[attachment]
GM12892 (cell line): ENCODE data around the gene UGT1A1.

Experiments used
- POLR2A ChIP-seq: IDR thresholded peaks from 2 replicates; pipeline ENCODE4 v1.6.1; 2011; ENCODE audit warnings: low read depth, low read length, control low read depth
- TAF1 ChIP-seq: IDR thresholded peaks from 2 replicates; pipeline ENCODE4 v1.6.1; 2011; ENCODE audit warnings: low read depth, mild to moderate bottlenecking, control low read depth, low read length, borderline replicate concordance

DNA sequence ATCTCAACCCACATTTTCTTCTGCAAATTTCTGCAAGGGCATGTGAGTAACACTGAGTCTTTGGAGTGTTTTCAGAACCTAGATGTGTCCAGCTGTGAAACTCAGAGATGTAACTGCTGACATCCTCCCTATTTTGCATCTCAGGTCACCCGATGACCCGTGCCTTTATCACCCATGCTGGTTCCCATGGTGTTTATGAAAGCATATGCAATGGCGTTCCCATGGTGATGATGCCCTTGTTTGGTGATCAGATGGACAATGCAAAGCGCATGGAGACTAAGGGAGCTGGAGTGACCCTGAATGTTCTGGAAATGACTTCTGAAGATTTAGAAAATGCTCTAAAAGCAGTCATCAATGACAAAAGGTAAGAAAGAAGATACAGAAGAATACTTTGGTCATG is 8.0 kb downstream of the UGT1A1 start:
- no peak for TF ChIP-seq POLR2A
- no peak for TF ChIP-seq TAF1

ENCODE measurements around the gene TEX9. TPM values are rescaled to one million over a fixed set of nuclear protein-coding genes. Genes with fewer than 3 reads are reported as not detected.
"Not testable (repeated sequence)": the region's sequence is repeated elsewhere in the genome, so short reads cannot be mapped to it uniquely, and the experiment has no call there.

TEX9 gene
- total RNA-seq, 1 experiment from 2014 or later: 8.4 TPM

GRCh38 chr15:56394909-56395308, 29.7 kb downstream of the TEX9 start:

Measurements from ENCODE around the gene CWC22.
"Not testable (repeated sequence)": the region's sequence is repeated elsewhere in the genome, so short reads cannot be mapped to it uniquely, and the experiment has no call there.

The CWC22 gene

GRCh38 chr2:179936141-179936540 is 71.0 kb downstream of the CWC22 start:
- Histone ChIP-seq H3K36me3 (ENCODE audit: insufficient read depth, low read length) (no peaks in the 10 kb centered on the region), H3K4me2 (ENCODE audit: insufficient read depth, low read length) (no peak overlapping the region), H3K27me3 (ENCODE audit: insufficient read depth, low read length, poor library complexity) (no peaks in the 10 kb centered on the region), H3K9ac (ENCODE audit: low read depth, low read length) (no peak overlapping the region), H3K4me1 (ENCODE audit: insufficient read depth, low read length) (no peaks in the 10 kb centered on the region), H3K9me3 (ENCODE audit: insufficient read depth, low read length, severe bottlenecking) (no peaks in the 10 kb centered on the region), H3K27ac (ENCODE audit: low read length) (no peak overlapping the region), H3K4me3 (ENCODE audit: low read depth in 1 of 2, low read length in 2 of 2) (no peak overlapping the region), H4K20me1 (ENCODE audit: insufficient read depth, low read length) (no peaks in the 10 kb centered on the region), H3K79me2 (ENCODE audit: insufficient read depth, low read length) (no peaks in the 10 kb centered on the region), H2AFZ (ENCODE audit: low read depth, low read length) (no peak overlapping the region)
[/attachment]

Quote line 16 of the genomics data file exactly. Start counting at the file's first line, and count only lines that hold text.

GRCh38 chr2:179936141-179936540 is 71.0 kb downstream of the CWC22 start: